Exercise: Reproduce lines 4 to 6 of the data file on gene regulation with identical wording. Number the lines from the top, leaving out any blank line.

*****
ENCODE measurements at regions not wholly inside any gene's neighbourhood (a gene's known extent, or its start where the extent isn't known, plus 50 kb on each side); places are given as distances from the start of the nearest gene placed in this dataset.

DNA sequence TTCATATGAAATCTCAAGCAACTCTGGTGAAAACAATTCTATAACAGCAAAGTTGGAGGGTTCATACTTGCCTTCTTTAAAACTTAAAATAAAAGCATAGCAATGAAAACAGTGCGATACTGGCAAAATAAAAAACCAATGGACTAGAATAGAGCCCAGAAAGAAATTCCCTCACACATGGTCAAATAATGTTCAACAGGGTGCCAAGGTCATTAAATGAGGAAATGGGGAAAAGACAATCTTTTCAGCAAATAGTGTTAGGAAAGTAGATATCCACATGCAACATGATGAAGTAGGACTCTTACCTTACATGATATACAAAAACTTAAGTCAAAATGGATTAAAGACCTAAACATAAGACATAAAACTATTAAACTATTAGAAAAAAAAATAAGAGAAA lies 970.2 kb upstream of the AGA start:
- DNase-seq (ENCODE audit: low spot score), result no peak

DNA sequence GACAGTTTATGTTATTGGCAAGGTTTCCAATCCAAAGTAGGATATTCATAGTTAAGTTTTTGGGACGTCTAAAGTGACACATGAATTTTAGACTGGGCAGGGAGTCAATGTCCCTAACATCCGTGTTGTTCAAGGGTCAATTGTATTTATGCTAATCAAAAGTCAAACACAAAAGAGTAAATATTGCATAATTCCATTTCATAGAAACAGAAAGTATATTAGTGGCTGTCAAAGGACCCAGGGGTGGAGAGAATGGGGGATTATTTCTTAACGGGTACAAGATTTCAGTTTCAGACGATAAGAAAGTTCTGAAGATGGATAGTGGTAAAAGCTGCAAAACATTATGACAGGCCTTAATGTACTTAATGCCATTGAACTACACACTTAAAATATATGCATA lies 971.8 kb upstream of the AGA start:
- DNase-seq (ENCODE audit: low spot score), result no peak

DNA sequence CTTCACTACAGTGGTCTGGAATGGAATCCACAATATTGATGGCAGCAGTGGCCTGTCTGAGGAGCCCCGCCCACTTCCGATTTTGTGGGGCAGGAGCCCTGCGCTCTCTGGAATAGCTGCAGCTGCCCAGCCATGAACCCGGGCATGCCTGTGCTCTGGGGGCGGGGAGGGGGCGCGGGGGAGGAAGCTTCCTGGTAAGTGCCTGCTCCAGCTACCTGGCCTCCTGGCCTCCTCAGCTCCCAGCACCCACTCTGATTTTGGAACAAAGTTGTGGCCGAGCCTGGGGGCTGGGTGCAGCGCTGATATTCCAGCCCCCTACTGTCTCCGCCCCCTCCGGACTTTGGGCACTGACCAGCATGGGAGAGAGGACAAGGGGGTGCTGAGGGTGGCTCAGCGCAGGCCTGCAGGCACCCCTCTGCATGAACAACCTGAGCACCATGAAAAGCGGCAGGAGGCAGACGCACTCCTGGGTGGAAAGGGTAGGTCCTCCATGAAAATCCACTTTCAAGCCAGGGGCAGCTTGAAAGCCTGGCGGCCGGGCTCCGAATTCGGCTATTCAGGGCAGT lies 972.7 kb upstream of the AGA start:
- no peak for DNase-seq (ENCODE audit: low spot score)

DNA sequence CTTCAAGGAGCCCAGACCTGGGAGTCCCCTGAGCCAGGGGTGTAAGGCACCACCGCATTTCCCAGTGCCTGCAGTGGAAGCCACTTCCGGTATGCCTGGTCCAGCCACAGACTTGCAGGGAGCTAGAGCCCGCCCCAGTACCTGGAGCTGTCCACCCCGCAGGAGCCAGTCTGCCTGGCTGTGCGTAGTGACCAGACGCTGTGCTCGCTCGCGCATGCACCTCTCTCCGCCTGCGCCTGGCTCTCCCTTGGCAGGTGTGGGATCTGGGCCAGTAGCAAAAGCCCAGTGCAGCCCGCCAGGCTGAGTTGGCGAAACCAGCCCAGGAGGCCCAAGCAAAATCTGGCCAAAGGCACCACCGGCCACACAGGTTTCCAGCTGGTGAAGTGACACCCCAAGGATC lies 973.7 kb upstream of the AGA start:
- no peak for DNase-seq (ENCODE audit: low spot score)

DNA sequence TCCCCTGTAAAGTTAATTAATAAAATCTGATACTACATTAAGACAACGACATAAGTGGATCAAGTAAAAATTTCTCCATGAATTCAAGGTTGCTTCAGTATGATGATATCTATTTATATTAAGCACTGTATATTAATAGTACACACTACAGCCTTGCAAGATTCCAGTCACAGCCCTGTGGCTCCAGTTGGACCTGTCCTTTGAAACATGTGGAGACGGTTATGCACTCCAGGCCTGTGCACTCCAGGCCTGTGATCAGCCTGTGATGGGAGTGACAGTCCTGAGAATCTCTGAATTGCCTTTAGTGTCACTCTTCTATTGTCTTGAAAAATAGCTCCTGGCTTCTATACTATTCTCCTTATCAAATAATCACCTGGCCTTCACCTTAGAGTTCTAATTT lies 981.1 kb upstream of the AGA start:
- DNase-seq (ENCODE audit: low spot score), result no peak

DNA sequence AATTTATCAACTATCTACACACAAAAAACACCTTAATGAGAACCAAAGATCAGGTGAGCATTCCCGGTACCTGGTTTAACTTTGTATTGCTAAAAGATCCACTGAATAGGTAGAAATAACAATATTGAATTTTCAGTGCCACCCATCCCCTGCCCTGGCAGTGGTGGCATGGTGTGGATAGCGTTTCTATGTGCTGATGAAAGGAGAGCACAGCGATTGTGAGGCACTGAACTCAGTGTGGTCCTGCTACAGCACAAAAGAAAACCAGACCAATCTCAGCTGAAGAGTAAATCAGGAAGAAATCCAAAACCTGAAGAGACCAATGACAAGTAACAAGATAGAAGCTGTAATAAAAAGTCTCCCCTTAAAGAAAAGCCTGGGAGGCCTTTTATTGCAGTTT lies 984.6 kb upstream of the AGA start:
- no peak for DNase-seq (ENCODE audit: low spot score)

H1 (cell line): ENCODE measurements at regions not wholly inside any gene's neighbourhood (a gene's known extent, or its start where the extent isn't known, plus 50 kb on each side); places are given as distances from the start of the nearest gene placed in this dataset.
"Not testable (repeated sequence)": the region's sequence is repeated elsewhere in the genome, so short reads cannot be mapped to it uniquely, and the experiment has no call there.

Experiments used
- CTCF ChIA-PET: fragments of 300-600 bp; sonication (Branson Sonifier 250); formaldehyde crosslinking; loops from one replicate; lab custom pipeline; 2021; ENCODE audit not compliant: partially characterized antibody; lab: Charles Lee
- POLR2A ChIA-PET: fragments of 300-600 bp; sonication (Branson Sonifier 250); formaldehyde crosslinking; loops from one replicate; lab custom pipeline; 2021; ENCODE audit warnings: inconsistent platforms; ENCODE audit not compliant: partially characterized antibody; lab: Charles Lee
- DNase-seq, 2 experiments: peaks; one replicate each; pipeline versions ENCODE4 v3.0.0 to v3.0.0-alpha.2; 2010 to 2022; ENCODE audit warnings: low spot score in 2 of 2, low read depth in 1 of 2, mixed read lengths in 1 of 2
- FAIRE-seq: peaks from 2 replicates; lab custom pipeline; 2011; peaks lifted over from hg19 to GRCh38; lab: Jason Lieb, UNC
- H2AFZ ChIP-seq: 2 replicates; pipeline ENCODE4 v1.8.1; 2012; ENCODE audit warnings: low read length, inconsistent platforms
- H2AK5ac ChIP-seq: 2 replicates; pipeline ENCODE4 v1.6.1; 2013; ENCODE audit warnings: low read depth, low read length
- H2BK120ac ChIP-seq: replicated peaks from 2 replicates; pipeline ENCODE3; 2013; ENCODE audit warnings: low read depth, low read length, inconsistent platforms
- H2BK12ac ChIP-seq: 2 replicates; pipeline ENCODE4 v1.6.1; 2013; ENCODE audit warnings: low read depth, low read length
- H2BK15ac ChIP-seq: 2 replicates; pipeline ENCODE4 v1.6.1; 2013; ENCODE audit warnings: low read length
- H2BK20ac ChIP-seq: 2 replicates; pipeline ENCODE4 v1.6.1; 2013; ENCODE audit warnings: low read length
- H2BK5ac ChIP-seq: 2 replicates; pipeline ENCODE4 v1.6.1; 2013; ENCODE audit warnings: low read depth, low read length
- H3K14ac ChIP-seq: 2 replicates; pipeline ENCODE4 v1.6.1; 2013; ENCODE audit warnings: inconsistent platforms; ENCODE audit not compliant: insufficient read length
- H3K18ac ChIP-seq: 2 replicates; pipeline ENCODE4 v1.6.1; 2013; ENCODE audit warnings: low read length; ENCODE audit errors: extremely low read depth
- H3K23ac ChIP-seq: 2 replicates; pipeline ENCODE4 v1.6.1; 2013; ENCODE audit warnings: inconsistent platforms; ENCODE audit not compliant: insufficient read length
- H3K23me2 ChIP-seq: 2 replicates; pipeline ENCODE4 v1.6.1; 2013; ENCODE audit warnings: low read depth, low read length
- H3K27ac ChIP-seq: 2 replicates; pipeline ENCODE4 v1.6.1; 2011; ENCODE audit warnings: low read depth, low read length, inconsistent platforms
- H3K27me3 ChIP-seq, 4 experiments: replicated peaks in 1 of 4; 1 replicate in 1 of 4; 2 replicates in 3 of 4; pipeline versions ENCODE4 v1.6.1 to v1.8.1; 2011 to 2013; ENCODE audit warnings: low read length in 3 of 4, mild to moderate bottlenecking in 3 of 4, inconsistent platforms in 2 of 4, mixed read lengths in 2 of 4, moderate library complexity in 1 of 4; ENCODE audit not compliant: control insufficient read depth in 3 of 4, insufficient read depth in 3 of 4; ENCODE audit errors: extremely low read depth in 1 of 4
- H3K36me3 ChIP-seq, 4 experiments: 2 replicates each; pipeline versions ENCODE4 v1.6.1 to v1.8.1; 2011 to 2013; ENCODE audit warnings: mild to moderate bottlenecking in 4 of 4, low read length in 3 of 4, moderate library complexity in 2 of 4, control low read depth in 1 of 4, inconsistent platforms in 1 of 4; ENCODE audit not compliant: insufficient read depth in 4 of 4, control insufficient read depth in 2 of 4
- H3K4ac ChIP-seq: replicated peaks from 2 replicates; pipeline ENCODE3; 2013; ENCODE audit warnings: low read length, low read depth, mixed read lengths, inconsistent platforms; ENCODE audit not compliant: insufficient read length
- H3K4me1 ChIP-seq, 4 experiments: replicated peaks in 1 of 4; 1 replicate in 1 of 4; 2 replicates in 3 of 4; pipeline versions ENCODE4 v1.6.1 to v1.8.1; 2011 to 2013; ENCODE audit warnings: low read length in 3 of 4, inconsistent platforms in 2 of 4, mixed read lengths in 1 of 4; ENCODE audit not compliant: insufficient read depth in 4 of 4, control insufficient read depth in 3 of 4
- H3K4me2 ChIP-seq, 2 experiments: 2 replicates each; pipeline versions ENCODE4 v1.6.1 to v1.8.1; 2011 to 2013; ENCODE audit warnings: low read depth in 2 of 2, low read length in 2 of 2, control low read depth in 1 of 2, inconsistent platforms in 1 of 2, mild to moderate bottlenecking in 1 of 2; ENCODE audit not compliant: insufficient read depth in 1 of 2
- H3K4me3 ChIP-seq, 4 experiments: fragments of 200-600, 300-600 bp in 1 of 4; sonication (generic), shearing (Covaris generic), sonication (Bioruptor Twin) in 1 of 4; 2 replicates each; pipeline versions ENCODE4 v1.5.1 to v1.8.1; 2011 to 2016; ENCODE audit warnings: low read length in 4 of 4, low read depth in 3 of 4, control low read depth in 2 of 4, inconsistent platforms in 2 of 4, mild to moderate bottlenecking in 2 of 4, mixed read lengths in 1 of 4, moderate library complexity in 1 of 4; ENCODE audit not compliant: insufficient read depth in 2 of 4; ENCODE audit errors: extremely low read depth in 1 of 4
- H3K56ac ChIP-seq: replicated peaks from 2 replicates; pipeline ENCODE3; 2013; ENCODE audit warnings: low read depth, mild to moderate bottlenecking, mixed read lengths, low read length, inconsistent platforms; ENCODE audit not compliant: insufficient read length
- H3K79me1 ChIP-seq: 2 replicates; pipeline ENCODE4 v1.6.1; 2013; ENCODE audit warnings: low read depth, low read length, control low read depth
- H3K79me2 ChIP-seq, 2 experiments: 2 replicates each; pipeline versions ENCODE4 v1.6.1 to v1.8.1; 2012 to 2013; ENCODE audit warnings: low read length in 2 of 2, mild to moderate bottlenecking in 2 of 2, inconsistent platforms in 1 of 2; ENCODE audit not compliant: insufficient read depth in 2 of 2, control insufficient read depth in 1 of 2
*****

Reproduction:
DNA sequence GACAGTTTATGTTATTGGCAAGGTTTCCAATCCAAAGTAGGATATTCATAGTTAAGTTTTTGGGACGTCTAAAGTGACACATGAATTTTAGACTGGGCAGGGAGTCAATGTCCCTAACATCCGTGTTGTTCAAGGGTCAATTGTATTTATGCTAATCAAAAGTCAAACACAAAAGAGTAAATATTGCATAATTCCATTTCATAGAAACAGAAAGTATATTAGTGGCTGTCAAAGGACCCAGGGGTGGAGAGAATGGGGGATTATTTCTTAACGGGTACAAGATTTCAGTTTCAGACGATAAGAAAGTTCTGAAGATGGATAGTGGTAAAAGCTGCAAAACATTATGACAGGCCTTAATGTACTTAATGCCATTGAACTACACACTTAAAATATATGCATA lies 971.8 kb upstream of the AGA start:
- DNase-seq (ENCODE audit: low spot score), result no peak

DNA sequence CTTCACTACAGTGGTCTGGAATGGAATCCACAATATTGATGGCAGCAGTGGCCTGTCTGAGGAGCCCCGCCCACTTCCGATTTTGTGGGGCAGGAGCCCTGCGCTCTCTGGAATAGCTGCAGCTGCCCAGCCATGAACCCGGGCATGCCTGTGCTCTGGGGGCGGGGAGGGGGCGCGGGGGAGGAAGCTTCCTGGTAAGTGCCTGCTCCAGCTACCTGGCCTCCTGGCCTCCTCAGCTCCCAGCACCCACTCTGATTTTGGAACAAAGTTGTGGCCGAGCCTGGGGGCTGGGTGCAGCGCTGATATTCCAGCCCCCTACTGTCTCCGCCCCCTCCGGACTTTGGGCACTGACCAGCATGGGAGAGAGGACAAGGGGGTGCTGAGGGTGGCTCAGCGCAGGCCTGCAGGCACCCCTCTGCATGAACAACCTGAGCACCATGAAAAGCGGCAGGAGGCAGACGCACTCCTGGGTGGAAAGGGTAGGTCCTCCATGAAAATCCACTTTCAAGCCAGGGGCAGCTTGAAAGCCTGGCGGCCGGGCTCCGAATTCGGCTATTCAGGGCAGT lies 972.7 kb upstream of the AGA start: